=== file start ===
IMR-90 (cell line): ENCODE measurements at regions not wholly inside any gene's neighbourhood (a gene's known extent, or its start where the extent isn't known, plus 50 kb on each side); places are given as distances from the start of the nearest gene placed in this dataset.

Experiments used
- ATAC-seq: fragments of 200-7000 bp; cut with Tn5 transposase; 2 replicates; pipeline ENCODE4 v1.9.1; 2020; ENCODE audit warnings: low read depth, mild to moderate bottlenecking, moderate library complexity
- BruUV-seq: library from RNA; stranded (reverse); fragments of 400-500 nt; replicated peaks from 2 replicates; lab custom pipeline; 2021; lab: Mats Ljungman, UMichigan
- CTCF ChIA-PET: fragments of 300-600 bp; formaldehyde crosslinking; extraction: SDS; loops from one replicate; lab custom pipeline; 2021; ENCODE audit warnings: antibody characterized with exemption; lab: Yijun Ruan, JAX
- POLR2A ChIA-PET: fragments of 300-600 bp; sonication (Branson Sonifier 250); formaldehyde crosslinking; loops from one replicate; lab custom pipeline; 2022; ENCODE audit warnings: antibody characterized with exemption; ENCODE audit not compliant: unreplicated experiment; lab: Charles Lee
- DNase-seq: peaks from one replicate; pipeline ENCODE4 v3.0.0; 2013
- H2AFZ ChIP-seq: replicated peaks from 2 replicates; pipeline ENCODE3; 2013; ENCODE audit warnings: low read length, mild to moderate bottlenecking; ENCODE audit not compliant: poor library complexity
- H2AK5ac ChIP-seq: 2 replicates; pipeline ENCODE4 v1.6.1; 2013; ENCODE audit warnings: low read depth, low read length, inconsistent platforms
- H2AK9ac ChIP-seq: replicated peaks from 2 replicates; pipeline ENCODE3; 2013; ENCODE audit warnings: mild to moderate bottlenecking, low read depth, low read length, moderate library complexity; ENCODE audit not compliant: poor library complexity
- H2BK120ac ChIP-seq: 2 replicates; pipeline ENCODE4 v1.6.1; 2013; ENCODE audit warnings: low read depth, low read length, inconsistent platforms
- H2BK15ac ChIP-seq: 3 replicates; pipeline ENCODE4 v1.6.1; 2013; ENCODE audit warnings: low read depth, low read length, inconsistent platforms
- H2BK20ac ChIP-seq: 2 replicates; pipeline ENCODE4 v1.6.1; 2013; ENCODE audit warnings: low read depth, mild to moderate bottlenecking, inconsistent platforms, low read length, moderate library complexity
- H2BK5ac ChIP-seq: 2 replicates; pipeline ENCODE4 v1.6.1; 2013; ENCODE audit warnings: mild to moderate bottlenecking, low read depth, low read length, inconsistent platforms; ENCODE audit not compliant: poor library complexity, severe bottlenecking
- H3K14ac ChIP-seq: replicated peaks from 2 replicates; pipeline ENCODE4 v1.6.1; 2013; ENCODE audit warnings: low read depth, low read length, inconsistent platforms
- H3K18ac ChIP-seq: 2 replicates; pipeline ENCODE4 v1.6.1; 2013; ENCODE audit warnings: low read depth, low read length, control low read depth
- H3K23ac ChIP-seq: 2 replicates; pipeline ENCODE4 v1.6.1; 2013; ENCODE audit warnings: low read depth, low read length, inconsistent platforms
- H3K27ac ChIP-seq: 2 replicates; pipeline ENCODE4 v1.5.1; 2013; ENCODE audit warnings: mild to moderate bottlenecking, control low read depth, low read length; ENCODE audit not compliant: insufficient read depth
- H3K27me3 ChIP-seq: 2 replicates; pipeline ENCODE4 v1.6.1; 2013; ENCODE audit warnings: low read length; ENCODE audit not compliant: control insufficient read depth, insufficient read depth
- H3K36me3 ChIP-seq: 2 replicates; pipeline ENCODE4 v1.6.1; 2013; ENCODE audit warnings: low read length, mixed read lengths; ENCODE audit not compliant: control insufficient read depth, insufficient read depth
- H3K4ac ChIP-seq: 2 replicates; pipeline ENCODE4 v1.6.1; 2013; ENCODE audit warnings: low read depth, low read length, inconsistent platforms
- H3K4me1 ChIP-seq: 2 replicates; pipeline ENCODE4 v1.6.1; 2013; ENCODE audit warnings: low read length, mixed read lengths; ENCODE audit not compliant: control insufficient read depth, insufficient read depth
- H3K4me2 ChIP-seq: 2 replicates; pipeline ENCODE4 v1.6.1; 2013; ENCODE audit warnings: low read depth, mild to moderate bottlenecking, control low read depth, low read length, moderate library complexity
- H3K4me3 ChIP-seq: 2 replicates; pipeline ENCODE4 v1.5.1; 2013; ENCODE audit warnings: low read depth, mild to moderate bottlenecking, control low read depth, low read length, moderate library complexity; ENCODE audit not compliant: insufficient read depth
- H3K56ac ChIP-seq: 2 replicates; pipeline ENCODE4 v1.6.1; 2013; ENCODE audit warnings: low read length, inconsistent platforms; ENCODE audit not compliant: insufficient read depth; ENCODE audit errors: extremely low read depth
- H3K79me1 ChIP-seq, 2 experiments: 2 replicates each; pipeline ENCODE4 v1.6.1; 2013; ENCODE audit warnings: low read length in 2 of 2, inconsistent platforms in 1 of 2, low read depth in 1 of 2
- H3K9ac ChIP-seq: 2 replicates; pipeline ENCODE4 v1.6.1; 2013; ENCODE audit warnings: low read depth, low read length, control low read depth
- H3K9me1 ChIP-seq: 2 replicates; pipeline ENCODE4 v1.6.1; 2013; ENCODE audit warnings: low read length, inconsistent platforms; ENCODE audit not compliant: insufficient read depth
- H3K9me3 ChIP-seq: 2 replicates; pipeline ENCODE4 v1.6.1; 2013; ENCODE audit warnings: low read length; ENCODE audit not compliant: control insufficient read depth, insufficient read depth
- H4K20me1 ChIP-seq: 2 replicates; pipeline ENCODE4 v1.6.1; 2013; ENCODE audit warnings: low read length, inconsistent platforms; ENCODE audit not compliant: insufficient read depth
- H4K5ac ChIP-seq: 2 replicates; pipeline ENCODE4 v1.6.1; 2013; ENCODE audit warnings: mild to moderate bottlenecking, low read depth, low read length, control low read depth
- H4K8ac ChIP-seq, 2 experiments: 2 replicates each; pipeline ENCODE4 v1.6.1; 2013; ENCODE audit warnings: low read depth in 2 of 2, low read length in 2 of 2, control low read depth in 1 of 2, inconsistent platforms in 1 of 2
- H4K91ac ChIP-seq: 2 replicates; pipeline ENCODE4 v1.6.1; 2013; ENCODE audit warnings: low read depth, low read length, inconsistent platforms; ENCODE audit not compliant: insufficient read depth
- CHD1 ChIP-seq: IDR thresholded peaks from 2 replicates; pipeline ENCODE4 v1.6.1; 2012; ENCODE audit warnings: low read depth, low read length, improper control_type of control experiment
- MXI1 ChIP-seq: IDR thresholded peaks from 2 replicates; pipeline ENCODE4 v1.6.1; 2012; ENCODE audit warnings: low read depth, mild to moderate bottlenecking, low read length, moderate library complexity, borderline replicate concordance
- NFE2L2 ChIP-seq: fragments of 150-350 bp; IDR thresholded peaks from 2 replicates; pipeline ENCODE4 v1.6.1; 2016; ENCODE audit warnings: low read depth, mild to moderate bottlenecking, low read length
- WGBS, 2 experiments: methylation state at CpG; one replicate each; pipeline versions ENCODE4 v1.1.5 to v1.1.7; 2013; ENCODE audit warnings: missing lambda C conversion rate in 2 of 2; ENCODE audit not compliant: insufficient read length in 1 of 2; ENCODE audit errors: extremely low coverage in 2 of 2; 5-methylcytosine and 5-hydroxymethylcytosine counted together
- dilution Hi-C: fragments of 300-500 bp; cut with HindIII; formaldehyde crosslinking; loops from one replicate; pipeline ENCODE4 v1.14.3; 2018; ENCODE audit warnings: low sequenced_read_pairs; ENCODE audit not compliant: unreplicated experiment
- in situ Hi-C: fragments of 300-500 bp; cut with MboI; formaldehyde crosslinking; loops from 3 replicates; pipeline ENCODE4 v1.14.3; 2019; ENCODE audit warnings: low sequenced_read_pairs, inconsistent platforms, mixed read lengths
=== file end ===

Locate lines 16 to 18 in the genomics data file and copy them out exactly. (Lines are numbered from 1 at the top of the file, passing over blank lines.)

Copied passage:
- H3K18ac ChIP-seq: 2 replicates; pipeline ENCODE4 v1.6.1; 2013; ENCODE audit warnings: low read depth, low read length, control low read depth
- H3K23ac ChIP-seq: 2 replicates; pipeline ENCODE4 v1.6.1; 2013; ENCODE audit warnings: low read depth, low read length, inconsistent platforms
- H3K27ac ChIP-seq: 2 replicates; pipeline ENCODE4 v1.5.1; 2013; ENCODE audit warnings: mild to moderate bottlenecking, control low read depth, low read length; ENCODE audit not compliant: insufficient read depth